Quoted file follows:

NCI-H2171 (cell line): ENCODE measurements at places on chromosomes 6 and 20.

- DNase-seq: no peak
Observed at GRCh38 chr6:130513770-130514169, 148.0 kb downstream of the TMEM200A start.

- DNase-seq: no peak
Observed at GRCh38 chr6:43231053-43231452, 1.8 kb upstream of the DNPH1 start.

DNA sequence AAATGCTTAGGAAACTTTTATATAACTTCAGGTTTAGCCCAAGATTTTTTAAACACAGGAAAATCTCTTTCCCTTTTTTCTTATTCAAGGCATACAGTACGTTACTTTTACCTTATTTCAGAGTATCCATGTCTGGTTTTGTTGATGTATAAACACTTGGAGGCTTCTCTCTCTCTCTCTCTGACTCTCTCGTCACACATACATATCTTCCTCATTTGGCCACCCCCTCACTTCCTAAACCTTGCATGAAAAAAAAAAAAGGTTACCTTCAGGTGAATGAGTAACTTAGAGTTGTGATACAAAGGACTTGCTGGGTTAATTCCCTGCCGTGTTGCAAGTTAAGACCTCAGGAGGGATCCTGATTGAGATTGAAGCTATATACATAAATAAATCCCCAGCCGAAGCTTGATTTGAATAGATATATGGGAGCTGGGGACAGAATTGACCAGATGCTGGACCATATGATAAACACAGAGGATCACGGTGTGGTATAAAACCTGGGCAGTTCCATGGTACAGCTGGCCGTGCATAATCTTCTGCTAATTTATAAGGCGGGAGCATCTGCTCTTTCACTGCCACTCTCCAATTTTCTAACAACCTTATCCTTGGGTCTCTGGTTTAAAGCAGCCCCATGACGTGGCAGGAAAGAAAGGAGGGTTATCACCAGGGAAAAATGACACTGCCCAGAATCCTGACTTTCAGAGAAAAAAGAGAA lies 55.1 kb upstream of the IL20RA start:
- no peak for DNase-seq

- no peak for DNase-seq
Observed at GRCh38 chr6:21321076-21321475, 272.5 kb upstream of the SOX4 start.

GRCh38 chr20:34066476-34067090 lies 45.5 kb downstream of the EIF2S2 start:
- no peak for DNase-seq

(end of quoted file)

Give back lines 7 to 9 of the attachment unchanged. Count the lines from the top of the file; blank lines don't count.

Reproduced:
- no peak for DNase-seq

- no peak for DNase-seq
Observed at GRCh38 chr6:21321076-21321475, 272.5 kb upstream of the SOX4 start.